Is Art useful?

This post stems from an argument I had with my sister. She starts college in September and is going to take art classes, more specifically, design classes. I’ve often teased her about it, that being an artiste she would always find a good meal at my place, seeing as she wouldn’t be able to afford one herself.

The argument in itself came from me commenting that modern art is pretty much garbage, that anyone can create this kind of “art”. As Dave Kellett points out (here and here) in his webcomic Sheldon (which you must read, it is extremely funny), “by the end of his life Picasso could’ve spit on a bar napkin and called it “art”. I agree with this sentiment exactly. And this is what I told my sister. This, inevitably, led to a discussion in which she tried to get me to define art, and I refused.

I refused because I don’t know what art is, but I know what art isn’t. Art isn’t a yellow line drawn in a white canvas, framed and put for sale for 20 000 USD as being a representation of “Happiness” (this is true by the way, I actually went to an art showing where they were trying to sell this thing). This isn’t art, as far as I am concerned. Neither is this, and I am sure that this isn’t either.

My sister retorts that we must look beyond the finished product and look at the process that the artist had to go trough in order to reach the final piece. I have to disagree with her once again. When I look at a painting or a sculpture, I don’t want to know, I don’t need to know, if the artist was a poor orphan who climbed his way to the top with his teeth or if he was a rich gazillionaire who had nothing better to do than to paint. I don’t want to know if the inspiration for this piece came from a flash of genius or from years and years of study. What I do want when I look at something is to see the beauty in it, to be inspired, confused, revolted, touched by it. When I look at modern art, all I fell is that some people have to much free time on their hands.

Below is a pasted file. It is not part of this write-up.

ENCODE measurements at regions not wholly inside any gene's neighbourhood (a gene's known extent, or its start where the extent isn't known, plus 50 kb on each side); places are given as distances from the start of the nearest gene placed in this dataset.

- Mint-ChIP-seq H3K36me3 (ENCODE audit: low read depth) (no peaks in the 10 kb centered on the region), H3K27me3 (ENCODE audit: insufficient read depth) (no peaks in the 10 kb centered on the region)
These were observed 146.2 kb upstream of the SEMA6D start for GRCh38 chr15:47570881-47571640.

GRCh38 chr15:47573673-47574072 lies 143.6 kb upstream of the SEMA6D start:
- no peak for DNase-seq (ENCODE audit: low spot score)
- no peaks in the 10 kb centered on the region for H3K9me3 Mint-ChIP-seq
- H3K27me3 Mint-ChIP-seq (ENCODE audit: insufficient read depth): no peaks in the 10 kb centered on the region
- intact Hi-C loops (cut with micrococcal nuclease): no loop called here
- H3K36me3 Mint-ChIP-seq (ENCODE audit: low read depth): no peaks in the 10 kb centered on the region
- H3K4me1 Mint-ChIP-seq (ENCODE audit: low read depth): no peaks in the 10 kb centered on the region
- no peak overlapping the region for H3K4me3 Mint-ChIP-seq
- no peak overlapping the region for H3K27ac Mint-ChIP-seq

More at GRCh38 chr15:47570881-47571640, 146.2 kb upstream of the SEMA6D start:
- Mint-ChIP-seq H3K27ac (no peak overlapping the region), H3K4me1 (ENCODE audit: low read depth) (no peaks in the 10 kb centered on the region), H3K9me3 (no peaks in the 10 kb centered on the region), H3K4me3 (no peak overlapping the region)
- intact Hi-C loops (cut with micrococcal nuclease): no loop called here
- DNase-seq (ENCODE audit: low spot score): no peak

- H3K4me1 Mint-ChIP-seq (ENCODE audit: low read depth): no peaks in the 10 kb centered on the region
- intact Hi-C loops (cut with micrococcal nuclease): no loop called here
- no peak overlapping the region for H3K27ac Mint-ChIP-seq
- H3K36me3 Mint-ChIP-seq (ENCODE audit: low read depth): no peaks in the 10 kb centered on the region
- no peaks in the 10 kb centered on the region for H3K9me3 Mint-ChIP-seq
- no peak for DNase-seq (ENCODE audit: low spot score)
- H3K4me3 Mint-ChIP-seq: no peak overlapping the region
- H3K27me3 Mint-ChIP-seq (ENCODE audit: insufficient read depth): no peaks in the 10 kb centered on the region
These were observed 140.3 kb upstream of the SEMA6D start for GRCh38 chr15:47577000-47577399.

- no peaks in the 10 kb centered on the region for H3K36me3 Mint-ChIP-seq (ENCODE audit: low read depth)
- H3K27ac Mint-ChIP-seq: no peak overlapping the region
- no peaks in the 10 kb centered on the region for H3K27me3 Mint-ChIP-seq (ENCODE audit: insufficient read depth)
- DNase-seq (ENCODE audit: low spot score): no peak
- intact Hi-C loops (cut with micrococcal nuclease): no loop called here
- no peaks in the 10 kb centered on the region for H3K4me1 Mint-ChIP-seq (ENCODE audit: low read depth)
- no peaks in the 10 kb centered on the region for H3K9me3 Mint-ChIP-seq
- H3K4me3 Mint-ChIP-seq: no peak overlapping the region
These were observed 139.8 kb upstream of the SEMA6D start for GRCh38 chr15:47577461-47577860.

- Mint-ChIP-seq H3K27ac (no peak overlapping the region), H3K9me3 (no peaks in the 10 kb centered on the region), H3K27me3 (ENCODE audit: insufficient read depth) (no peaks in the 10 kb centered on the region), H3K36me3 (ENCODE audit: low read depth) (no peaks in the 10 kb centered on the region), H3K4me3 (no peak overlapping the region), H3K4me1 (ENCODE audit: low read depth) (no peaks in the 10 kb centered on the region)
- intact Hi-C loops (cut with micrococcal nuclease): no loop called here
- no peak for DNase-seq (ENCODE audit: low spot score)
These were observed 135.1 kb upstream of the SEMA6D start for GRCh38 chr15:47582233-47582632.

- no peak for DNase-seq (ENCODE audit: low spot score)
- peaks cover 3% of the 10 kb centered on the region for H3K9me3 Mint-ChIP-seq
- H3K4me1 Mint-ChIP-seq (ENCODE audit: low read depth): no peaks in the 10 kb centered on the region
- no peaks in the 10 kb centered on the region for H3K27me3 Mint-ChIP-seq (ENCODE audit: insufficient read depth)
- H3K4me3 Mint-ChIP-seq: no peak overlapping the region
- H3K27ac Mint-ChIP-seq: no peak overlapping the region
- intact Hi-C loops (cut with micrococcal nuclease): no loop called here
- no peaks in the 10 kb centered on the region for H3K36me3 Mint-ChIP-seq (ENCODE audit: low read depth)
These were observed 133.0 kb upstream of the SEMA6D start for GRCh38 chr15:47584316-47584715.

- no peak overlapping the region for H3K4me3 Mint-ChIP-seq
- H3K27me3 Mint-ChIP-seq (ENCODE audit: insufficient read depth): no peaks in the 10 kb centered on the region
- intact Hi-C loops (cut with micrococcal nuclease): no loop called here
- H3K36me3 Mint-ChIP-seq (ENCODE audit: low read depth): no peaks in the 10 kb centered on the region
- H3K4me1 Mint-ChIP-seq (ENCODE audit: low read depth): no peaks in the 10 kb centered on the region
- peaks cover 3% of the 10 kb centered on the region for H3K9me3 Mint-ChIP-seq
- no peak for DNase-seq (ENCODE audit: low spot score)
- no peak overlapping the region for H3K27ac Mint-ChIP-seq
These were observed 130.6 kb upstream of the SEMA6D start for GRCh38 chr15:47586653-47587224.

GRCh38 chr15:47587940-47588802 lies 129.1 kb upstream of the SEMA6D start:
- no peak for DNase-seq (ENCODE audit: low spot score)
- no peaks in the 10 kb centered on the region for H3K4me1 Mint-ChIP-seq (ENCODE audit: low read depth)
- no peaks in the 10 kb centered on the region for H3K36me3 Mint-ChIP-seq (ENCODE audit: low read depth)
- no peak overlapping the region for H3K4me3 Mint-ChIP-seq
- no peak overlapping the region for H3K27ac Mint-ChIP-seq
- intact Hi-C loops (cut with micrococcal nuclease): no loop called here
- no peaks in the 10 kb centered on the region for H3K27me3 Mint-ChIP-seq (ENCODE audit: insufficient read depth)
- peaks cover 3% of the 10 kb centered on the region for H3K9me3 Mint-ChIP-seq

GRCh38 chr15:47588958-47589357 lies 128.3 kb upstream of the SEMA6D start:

Most people, in regards to most subjects, react like so: “You don’t like * insert subject of choice here * ? Oh well, we can’t all like the same things, can we? Barkeep, another cold one for my friend here” And that’s the end of it. Sure they may try lure you to their side, but it is always in a friendly, semi-jokingly, manner. I love this kind of people.

However, there is one specific type of modern art lover (most people, I’m sure, are not like this, you get rotten apples in every bunch), who does not react this way. The moment you say you don’t like modern art, they look at you as though you were some kind of Neanderthal who had just unfrozen this morning. From their point of view, I must be stupid to not be able to enjoy this fine piece of art in front of me. Can’t I see the way the lines represent the modern struggle against mechanization? Or how the deconstruction of government oppression is achieved by the brilliant use of an all black canvas with a single white dot? I’m sorry, I can’t.

In conclusion, if you like modern art, excellent. More power to you and I honestly hope you enjoy it. But please don’t look at me like I’m an idiot if I don’t find anything interesting in it. Thank you.


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One Response to “Is Art useful?”

  1. The Barber of Civility Says:

    Actually, I think you did a fine job of defining what Art is! In your fourth paragraph, second-to-last sentence, is a rather eloquent definition.
    Some of what I consider art is created without intent. Some takes years, and some, such as that created by graffiti artists, is done in minutes.

    I just found your blog through Totally by accident. Someone told me my blog was listed there, and while looking at the information, I noted that you linked to my blog back in mid-July, in a post about Hancock. Thank you for that!

    If you don’t mind. email me and tell me how you found my blog back then.

    – Sid Plait

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